What Is NF?
Neurofibromatosis, also known as NF, is a genetic disorder that causes tumors to grow on nerve pathways anywhere in the body. It affects 1 in every 3,000 people throughout the world, and is more common than cystic fibrosis, Duchenne muscular dystrophy and Huntington’s disease combined. NF can be inherited or be the result of a spontaneous mutation.
There are three types of neurofibromatoses – NF1, NF2 and Schwannomatosis. NF1 is the most common type, and is the primary focus of NF Forward’s efforts. Early signs of the disorder include multiple café au lait (light brown) skin spots, freckling in the armpits or groin, and/or neurofibromas (small benign growths) on or under the skin. Tumors may develop in the brain, on the spinal cord, and/or on nerves all throughout the body. While NF tumors are generally not cancerous, they can cause significant deformities, blindness, and other health issues by impacting nearby body tissue. Sometimes benign tumors can become malignant. About 50% of people with NF1 also have learning challenges.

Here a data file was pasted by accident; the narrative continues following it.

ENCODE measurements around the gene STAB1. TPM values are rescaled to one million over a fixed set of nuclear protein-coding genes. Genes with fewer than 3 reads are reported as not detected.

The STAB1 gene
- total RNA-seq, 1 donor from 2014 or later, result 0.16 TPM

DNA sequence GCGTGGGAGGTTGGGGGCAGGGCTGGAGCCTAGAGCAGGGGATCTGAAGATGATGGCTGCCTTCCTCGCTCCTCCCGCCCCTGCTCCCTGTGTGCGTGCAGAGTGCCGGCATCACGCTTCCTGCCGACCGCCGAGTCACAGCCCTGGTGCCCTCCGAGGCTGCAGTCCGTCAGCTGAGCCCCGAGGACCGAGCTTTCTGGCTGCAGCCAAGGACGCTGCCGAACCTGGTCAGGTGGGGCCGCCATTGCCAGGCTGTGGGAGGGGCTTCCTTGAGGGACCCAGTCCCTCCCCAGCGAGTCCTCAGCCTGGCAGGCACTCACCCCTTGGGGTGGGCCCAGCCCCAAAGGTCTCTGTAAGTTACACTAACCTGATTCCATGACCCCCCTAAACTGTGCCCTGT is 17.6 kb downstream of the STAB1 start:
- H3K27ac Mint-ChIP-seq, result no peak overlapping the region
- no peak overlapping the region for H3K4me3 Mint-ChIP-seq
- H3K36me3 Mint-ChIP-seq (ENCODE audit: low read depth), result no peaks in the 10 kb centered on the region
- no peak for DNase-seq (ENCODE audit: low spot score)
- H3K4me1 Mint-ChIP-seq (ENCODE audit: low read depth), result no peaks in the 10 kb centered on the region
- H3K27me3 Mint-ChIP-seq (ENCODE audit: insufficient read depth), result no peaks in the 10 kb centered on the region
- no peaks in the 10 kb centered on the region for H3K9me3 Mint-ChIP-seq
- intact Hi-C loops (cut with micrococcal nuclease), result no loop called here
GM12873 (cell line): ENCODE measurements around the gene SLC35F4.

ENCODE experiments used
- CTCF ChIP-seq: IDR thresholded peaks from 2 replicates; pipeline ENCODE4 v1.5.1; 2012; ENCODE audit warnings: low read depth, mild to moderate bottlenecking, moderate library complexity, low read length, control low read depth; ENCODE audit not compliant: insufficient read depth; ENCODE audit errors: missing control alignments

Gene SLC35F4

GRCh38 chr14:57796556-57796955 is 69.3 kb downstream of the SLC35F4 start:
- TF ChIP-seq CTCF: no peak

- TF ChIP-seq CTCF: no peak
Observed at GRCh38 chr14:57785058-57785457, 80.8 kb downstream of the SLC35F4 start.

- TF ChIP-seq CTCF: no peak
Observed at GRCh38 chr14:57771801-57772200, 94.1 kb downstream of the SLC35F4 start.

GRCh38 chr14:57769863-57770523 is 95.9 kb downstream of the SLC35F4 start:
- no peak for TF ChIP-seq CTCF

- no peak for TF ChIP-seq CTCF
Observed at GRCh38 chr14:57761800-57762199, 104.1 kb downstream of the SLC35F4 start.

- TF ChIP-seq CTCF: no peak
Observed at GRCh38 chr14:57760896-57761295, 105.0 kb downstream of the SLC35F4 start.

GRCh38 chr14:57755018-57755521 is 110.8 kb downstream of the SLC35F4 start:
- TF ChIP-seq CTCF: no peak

NF1 is usually diagnosed in childhood. It manifests very differently from person to person, including in biological siblings. At present, there is no way to predict who will develop which features of the disease and how severe those features will be.
For more information about NF, contact the Children’s Tumor Foundation – www.ctf.org